and crossovers were passive and drivers had high(er) Qe. Now we have very low Qe drivers and half of diy-systems are active so table alignments have lost 90% of their significance. Tuning has whole new targets different than just certain shape of frequency response to half space.
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Old 20th October 2019, 01:13 AM   #24
cT equals piD is offline cT equals piD  United States
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Originally Posted by kimmosto View Post
and crossovers were passive and drivers had high(er) Qe. Now we have very low Qe drivers and half of diy-systems are active so table alignments have lost 90% of their significance. Tuning has whole new targets different than just certain shape of frequency response to half space.
Isn't it the case that what has happened is that the physics and math (developed by Thiele and Small) behind the table alignments has now been applied to computer simulation? So this means that the computer simulation has supplanted the tables because the simulation is simpler and easier to use than the tables, and allows for greater flexibility in developing an alignment according to what one wants. However, even in computer simulation, what Thiele and Small discovered and developed is still being applied (I would think).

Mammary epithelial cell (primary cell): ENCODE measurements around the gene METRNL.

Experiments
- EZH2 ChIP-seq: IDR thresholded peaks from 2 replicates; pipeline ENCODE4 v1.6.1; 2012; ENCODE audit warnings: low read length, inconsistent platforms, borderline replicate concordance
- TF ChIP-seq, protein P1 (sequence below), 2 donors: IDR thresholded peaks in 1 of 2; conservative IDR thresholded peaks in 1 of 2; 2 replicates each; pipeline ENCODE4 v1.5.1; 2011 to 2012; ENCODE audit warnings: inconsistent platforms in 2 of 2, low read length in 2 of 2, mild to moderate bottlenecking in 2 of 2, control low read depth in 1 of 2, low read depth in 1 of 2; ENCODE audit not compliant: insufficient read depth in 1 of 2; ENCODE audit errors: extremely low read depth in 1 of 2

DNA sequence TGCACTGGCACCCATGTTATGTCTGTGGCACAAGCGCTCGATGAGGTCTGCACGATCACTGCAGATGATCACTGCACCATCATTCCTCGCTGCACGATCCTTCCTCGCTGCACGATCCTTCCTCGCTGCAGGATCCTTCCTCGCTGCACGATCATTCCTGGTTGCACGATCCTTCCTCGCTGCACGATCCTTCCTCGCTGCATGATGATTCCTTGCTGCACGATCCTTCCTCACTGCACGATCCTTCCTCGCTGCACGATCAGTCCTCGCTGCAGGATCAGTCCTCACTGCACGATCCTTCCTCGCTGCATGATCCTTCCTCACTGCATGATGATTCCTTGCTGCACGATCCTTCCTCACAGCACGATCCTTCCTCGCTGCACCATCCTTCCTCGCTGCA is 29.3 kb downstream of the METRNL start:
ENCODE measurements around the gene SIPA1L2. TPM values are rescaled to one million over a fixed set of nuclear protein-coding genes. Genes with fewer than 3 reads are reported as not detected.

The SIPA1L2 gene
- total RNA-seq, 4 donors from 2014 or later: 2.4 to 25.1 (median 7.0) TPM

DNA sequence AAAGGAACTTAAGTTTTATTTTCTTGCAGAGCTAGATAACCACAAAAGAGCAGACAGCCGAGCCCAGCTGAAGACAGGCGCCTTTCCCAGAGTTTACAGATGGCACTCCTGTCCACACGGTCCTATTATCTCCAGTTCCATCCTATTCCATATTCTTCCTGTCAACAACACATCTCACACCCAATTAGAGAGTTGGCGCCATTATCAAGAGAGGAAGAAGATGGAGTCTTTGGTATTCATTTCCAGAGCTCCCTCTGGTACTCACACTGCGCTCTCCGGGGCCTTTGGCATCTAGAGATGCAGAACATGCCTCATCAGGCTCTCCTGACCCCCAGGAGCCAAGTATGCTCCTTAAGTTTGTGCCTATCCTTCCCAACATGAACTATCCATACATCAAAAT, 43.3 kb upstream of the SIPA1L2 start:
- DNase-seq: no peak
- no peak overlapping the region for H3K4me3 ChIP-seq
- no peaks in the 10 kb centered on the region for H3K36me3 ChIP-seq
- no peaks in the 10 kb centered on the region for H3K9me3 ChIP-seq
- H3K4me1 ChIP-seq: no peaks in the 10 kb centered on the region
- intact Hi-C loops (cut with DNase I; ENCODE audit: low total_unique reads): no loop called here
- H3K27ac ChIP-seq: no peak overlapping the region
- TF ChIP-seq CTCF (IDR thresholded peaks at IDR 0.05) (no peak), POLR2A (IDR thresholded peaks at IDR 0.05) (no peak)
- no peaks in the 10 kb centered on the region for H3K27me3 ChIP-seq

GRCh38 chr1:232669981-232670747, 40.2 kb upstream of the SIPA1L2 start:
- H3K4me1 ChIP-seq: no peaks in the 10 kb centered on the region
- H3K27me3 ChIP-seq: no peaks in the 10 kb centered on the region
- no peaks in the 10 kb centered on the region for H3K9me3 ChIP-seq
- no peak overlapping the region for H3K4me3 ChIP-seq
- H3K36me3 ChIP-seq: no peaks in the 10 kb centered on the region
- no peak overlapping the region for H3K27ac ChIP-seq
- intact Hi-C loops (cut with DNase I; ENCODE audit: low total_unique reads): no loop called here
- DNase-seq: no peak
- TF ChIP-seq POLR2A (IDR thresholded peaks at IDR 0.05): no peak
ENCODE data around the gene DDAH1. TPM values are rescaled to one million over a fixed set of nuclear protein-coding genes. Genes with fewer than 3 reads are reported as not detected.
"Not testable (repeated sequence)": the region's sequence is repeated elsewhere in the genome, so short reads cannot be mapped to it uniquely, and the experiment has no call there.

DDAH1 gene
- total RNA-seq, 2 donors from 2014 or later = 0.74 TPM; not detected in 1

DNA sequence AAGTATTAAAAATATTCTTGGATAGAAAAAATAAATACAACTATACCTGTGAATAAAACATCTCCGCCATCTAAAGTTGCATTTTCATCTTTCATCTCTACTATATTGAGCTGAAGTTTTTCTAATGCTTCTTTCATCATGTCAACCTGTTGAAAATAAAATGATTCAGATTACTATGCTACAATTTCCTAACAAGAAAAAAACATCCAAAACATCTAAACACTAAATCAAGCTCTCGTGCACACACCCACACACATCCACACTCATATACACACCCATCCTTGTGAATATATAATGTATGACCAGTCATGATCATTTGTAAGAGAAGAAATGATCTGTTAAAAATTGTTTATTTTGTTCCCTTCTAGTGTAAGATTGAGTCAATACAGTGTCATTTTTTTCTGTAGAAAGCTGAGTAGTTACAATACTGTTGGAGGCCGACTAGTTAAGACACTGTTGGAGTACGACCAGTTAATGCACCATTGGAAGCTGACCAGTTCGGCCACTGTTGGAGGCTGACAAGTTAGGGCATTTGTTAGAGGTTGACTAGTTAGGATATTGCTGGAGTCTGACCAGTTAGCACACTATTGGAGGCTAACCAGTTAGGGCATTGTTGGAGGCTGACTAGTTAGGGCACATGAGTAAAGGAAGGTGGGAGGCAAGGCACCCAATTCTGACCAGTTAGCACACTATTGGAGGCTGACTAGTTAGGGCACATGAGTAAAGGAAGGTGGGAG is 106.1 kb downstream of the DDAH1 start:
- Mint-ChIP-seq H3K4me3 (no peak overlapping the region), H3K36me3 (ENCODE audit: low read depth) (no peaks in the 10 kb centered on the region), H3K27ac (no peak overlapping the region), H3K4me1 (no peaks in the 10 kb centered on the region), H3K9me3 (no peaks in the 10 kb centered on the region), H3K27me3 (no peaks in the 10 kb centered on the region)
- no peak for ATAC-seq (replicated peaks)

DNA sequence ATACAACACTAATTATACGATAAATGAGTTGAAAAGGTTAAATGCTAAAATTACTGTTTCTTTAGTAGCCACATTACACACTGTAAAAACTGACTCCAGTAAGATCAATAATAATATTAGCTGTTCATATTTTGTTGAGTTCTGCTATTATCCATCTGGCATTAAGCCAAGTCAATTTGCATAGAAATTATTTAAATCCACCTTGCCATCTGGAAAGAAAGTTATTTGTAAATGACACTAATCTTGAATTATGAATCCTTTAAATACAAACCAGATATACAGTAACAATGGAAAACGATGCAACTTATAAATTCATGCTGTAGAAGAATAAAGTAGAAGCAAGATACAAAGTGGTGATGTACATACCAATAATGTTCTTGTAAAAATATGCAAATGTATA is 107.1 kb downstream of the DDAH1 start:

To my understanding, low Qe and an active vs passive crossover (assuming a well-designed passive one), does not affect the operation of a vented system at all. One of the parameters of an alignment table is Qt, which can be quite low corresponding to low Qe.